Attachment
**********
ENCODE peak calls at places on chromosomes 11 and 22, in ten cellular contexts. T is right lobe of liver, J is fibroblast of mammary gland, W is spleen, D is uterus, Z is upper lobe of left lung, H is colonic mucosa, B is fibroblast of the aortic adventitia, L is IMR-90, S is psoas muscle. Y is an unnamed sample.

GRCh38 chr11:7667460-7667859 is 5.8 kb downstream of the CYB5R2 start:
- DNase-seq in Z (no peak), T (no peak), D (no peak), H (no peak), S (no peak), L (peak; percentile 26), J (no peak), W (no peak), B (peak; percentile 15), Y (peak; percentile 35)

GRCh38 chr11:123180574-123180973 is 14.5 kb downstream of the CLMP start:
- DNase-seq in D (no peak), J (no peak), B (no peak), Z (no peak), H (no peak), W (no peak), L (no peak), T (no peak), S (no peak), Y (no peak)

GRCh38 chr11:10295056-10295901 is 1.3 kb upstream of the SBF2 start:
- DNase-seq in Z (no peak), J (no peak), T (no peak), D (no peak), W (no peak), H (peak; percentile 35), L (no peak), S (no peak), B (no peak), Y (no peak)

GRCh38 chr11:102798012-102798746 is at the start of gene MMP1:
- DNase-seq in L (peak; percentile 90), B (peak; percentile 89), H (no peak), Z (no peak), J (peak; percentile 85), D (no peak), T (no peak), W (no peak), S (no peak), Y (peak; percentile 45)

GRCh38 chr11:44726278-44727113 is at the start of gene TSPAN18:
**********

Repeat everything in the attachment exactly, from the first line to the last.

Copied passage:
ENCODE peak calls at places on chromosomes 11 and 22, in ten cellular contexts. T is right lobe of liver, J is fibroblast of mammary gland, W is spleen, D is uterus, Z is upper lobe of left lung, H is colonic mucosa, B is fibroblast of the aortic adventitia, L is IMR-90, S is psoas muscle. Y is an unnamed sample.

GRCh38 chr11:7667460-7667859 is 5.8 kb downstream of the CYB5R2 start:
- DNase-seq in Z (no peak), T (no peak), D (no peak), H (no peak), S (no peak), L (peak; percentile 26), J (no peak), W (no peak), B (peak; percentile 15), Y (peak; percentile 35)

GRCh38 chr11:123180574-123180973 is 14.5 kb downstream of the CLMP start:
- DNase-seq in D (no peak), J (no peak), B (no peak), Z (no peak), H (no peak), W (no peak), L (no peak), T (no peak), S (no peak), Y (no peak)

GRCh38 chr11:10295056-10295901 is 1.3 kb upstream of the SBF2 start:
- DNase-seq in Z (no peak), J (no peak), T (no peak), D (no peak), W (no peak), H (peak; percentile 35), L (no peak), S (no peak), B (no peak), Y (no peak)

GRCh38 chr11:102798012-102798746 is at the start of gene MMP1:
- DNase-seq in L (peak; percentile 90), B (peak; percentile 89), H (no peak), Z (no peak), J (peak; percentile 85), D (no peak), T (no peak), W (no peak), S (no peak), Y (peak; percentile 45)

GRCh38 chr11:44726278-44727113 is at the start of gene TSPAN18: